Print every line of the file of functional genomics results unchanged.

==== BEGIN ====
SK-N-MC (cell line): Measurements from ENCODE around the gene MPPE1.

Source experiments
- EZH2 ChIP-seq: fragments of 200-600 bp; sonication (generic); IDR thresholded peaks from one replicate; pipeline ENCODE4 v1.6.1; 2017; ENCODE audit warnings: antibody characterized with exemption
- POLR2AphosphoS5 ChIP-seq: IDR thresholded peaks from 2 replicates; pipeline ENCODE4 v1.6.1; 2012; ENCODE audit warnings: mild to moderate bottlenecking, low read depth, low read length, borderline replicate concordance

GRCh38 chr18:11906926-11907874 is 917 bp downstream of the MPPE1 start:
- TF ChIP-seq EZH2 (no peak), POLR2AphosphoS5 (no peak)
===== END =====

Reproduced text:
SK-N-MC (cell line): Measurements from ENCODE around the gene MPPE1.

Source experiments
- EZH2 ChIP-seq: fragments of 200-600 bp; sonication (generic); IDR thresholded peaks from one replicate; pipeline ENCODE4 v1.6.1; 2017; ENCODE audit warnings: antibody characterized with exemption
- POLR2AphosphoS5 ChIP-seq: IDR thresholded peaks from 2 replicates; pipeline ENCODE4 v1.6.1; 2012; ENCODE audit warnings: mild to moderate bottlenecking, low read depth, low read length, borderline replicate concordance

GRCh38 chr18:11906926-11907874 is 917 bp downstream of the MPPE1 start:
- TF ChIP-seq EZH2 (no peak), POLR2AphosphoS5 (no peak)